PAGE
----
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Carbohydrates

 

Table of Content


The four major Biomolecules found in living organisms are Carbohydrates, Proteins, Lipids, and Nucleic Acids. Biomolecules are essential for the survival of theliving organisms.

carbohydrates


Definition of  Carbohydrates

Carbohydrates are made up of carbon, hydrogen, and oxygen. They can also be defined as Polyhydroxy Aldehydes or Ketones.


Carbohydrate Structure

Generally, word saccharides are used for carbohydrates. Saccharides includes starch, sugars, cellulose etc. Formaldehyde is considered as simplest carbohydrate. They have general formula (CH2O)n where n is three or more. They have aldehyde or ketone with hydrogen atom and hydroxyl group.

Structure of carbohydrates

Fig.1. Structure of Carbohydrates

 

Classification of Carbohydrates / Types of Carbohydrates

Classification on the basis of number of units of sugar

Saccharides can be monosaccharides, disaccharides, oligosaccharides and polysaccharides.

The simplest saccharide or unit of saccharides are known as Monosaccharides, such as Glucose. When two monosaccharides are joined by glycosidic bond, they form Disaccharides, such as Sucrose. Sucrose is composed of Glucose and Fructose.

When 2 to 10 units of monosaccharides are joined, they form Oligosaccharides, such as Raffinose. When more than 10 monosaccharides are joined, they form Polysachharides. Such as starch, cellulose etc.
 

Classification of Monosaccharides on the Basis of Number of Carbons Present

If number of carbon atoms present is 6, then it is known as Hexose Sugar. For Example: Glucose.

Structure of glucose or hexose sugar

Fig. 2. Structure of Glucose or Hexose Sugar

If number of carbon atoms present is 5, then it is known as Pentose Sugar. For Example: Ribose.

Structure of Ribose

Fig. 3. Structure of Ribose

If number of carbon atoms present is 3, then it is known as Triose Sugar. For Example: Glyceraldehyde.

Structure of Glyceraldehyde

Fig. 4. Structure of Glyceraldehyde


Classification on the Basis of Functional Group Present

Aldoses contain the aldehyde group. For Example: Glucose, Galactose, Ribose, Glyceraldehyde, etc.

Ketoses contain the ketone group. For Example: Fructose

Reducing sugars contain a hemiacetal or hemiketal group. For Example: Glucose, Galactose, Fructose, Maltose, Lactose

Non-reducing contain no hemiacetal groups. For Example: Sucrose and all polysaccharides are non-reducing sugars.
 

Monosaccharides

  • Glucose is the most important carbohydrate needed by living organisms. It easily crosses the cell membrane. Glucose on oxidation releases energy via process known as Respiration. Its chemical formula is C6H12O6. The sugar that circulates in blood is glucose. The level of glucose determines whether the person is suffering from diabetes or not.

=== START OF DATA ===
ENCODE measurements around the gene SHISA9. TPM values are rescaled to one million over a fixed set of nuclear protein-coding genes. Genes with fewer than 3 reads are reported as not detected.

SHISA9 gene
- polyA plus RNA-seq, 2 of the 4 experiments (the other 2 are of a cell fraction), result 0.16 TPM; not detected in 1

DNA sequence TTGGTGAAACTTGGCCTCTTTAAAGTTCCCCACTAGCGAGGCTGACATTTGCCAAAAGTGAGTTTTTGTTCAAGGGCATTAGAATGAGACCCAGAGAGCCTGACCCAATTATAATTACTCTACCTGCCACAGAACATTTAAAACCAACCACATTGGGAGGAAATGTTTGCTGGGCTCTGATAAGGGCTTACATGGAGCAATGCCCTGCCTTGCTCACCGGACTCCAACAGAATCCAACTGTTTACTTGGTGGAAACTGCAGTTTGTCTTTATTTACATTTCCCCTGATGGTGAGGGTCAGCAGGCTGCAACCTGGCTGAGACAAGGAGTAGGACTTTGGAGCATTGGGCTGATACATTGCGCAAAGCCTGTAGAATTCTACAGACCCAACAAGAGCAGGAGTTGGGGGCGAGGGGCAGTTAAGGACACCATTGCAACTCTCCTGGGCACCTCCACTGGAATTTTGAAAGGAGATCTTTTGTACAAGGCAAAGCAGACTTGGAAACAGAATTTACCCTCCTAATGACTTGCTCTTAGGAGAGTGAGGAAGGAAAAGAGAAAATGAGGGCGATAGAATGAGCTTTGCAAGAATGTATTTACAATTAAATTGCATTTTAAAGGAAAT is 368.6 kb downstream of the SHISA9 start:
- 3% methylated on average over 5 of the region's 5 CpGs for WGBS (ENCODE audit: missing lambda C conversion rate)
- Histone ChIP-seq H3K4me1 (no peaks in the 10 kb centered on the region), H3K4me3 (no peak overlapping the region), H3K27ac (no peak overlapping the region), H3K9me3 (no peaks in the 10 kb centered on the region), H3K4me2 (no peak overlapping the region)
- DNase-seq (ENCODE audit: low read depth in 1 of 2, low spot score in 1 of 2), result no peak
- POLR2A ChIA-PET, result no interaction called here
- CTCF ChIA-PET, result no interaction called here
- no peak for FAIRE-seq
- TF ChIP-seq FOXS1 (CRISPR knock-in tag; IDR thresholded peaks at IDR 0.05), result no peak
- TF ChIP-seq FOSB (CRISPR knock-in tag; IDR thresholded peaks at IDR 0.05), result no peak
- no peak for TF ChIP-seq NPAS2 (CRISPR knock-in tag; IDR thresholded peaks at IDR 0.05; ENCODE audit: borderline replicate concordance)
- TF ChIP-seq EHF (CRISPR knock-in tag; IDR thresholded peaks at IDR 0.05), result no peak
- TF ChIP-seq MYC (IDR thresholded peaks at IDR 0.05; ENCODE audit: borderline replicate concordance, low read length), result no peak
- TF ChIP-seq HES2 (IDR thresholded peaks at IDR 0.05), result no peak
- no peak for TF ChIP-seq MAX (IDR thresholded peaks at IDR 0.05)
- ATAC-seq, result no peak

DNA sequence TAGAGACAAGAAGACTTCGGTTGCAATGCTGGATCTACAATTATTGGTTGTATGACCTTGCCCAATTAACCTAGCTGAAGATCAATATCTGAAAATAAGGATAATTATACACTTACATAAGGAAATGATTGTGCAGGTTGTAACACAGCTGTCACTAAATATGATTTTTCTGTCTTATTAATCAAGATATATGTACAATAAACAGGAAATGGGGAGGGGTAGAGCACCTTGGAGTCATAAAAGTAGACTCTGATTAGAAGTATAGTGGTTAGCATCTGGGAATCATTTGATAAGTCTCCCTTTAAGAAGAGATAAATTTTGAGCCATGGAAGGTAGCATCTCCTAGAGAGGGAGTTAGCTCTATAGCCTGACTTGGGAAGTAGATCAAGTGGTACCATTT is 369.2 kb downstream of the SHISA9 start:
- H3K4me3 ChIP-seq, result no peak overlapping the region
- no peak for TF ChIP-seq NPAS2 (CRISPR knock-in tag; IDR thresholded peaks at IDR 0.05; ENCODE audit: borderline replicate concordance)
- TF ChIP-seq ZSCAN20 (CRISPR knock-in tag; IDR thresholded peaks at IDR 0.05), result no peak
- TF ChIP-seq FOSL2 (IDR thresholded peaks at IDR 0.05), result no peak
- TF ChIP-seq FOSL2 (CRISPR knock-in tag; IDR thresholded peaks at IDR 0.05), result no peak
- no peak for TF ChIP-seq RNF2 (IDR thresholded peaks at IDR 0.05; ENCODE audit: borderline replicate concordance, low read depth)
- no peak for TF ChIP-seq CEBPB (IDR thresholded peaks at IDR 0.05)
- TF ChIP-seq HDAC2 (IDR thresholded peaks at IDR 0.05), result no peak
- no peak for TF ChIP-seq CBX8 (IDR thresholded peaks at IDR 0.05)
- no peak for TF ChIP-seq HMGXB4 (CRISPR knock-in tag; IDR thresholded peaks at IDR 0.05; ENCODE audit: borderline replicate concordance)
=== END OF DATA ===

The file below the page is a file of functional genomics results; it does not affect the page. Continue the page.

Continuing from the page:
• Galactose is made up of glucose and galactose. Lactose is a milk sugar. It is also a component of ABO blood groups in humans.

  • Fructose is a ketose sugar.  It is 5 carbon sugar. Fructose and glucose together forms a sucrose.

  • Ribose and deoxyribose sugars are found in nucleic acids. RNA contains ribose sugar whereas DNA contains deoxyribose sugar. In deoxyribose sugar, -OH is replaced by -H atom. 

Cyclic Structure of Ribose and Deoxyribose

Fig. 5. Cyclic Structure of Ribose and Deoxyribose

Disaccharides

  • Sucrose is the disaccharide found in plants. The end product of photosynthesis, is sucrose. It is a non-reducing sugar. The chemical formula of sucrose is C12H22O11.

  • Lactose also known as milk sugar. It is commonly found in dairy products. It is a reducing sugar. It is an isomer of sucrose.

  • Maltose is formed by joining of two glucose units via glycosidic bond. When amylase breaks down into starch, it forms maltose or malt sugar. It is also a reducing sugar.
     

Polysaccharides

  • Plants store food in the form of starch. Starch is made up of amylose and amylopectin. Both amylose and amylopectin are made up of glucose. Amylose is an unbranched polymer of glucose whereas amylopectin is branched polymer of glucose. 

Structure of Amylose and Amylopectin

Fig. 6. Structure of Amylose and Amylopectin

  • In animals, glucose is stored in the form of glycogen. It is also made up of amylose and amylopectin. But in glycogen, branching occurs at very short distances.

Structure of Glycogen

Fig. 7. Structure of Glycogen

  • Cellulose is another polymer of glycose. It is a straight chain polymer of glucose. Plant cell wall is made up of cellulose. It provides strength and rigidity to the cell wall. Cellulose forms a tough structure due to strong hydrogen bonding between the chains of the polymer.

Structure of Cellulose

Fig. 8. Structure of Cellulose

Human beings are unable to digest cellulose as they do not contain any enzyme required for cellulose digestion. Ruminants have special stomach for digestion of cellulose.
 

Functions of Carbohydrates

  • It is the most common source of energy.

  • Cellulose is present in cell wall of plants that provides and rigidity to it.

  • Lactose sugar is found in milk.

  • Chitin is also another sugar found in exoskeleton of insects.

  • It is a dietary fiber.


Watch this Video for more reference
 


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Carbohydrates

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